living in the Nearctic biogeographic province, the northern part of the New World. This includes Greenland, the Canadian Arctic islands, and all of the North American as far south as the highlands of central Mexico.
living in landscapes dominated by human agriculture.
having body symmetry such that the animal can be divided in one plane into two mirror-image halves. Animals with bilateral symmetry have dorsal and ventral sides, as well as anterior and posterior ends. Synapomorphy of the Bilateria.
in deserts low (less than 30 cm per year) and unpredictable rainfall results in landscapes dominated by plants and animals adapted to aridity. Vegetation is typically sparse, though spectacular blooms may occur following rain. Deserts can be cold or warm and daily temperates typically fluctuate. In dune areas vegetation is also sparse and conditions are dry. This is because sand does not hold water well so little is available to plants. In dunes near seas and oceans this is compounded by the influence of salt in the air and soil. Salt limits the ability of plants to take up water through their roots.
animals which must use heat acquired from the environment and behavioral adaptations to regulate body temperature
fertilization takes place outside the female's body
union of egg and spermatozoan
offspring are produced in more than one group (litters, clutches, etc.) and across multiple seasons (or other periods hospitable to reproduction). Iteroparous animals must, by definition, survive over multiple seasons (or periodic condition changes).
A large change in the shape or structure of an animal that happens as the animal grows. In insects, "incomplete metamorphosis" is when young animals are similar to adults and change gradually into the adult form, and "complete metamorphosis" is when there is a profound change between larval and adult forms. Butterflies have complete metamorphosis, grasshoppers have incomplete metamorphosis.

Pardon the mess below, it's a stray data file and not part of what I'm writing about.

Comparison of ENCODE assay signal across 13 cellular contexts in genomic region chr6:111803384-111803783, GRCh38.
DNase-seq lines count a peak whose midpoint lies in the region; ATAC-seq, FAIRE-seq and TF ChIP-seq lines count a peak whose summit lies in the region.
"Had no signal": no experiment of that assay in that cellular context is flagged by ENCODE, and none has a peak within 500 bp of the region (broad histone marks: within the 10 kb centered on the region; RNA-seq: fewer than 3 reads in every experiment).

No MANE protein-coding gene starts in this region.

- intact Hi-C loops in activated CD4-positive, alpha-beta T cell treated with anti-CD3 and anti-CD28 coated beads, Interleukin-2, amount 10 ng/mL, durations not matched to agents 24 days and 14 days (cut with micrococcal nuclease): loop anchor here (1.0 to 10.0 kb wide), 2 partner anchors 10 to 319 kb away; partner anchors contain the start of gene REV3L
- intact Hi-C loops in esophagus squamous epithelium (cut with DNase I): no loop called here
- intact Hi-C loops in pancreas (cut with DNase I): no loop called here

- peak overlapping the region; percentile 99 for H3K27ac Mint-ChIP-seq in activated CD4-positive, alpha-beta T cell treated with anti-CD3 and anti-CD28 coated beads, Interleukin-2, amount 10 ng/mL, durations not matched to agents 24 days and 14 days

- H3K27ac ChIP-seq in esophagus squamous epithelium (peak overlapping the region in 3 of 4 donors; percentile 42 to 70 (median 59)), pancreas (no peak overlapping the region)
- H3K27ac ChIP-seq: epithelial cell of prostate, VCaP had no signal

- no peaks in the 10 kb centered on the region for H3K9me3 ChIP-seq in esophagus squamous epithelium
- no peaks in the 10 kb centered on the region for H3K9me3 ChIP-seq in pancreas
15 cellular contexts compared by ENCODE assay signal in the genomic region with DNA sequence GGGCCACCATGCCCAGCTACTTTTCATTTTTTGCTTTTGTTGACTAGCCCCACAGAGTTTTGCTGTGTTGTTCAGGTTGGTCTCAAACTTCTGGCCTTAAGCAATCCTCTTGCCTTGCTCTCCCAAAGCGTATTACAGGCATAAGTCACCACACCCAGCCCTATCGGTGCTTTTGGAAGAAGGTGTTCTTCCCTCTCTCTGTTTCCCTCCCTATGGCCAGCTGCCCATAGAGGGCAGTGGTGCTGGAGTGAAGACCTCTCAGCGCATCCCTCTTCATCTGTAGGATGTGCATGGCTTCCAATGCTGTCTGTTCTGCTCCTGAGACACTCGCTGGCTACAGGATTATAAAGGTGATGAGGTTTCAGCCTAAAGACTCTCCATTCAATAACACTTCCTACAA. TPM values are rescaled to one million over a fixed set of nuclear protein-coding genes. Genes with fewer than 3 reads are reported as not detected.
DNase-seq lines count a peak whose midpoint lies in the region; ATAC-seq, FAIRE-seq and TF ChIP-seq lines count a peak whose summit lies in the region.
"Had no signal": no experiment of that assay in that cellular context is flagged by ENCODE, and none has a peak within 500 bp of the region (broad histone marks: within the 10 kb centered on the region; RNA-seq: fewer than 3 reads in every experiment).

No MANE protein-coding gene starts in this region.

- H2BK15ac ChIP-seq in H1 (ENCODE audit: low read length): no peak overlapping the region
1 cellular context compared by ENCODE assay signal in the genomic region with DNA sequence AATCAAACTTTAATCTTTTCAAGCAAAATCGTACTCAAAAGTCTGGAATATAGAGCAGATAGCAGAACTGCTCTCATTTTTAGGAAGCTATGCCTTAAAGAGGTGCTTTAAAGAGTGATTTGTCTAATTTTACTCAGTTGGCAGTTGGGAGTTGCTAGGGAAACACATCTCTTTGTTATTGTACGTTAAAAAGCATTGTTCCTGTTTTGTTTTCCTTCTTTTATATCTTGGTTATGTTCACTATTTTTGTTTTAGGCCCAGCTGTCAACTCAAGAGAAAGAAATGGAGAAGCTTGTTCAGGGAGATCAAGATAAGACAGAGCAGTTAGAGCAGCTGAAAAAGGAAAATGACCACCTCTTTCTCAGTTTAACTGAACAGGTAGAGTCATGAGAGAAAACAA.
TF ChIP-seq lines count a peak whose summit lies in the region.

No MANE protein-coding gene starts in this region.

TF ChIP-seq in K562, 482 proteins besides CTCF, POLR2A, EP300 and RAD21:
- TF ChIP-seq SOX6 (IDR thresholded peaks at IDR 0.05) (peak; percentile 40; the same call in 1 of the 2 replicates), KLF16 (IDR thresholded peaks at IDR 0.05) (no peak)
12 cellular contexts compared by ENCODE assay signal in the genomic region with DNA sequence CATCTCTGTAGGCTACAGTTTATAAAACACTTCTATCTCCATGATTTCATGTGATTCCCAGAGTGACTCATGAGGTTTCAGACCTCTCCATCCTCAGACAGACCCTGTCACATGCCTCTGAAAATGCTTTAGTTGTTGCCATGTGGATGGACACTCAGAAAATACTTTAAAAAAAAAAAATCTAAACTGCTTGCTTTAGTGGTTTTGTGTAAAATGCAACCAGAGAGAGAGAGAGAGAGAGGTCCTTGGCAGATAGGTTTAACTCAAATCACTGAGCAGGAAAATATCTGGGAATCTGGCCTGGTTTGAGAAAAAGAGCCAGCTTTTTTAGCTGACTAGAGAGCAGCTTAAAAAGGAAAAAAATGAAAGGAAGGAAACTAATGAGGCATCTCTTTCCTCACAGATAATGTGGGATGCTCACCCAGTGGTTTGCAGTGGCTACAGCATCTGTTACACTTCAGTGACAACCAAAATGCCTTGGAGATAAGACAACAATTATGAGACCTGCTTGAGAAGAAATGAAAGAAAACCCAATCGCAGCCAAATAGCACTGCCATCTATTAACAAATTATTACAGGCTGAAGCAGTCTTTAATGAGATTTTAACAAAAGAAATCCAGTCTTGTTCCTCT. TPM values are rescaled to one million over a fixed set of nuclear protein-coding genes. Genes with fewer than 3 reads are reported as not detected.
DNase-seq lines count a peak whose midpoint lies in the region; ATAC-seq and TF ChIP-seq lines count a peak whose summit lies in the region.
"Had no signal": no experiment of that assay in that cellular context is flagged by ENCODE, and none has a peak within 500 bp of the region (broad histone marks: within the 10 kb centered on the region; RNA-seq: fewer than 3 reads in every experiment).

having the capacity to move from one place to another.
the area in which the animal is naturally found, the region in which it is endemic.
reproduction in which eggs are released by the female; development of offspring occurs outside the mother's body.
Referring to something living or located adjacent to a waterbody (usually, but not always, a river or stream).
breeding is confined to a particular season
reproduction that includes combining the genetic contribution of two individuals, a male and a female
that region of the Earth between 23.5 degrees North and 60 degrees North (between the Tropic of Cancer and the Arctic Circle) and between 23.5 degrees South and 60 degrees South (between the Tropic of Capricorn and the Antarctic Circle).
Living on the ground.
A terrestrial biome. Savannas are grasslands with scattered individual trees that do not form a closed canopy. Extensive savannas are found in parts of subtropical and tropical Africa and South America, and in Australia.
A grassland with scattered trees or scattered clumps of trees, a type of community intermediate between grassland and forest. See also Tropical savanna and grassland biome.
A terrestrial biome found in temperate latitudes (>23.5° N or S latitude). Vegetation is made up mostly of grasses, the height and species diversity of which depend largely on the amount of moisture available. Fire and grazing are important in the long-term maintenance of grasslands.
Conant, Roger and Joseph T. Collins. 1991. A Field Guide to Reptiles and Amphibians: Eastern and Central North America. Houghton Mifflin Company, Boston, MA.
Krupa, James J. 1990. Advertisement call variation in the Great Plains toad. Copeia 3: 884-886.
Krupa, James J. 1989. Alternative mating techniques in the Great Plains toad. Animal Behavior 37: 1035-1043.
Stebbins, Robert C. 1951. Amphibians of Western North America. University of California Press, Berkeley, CA.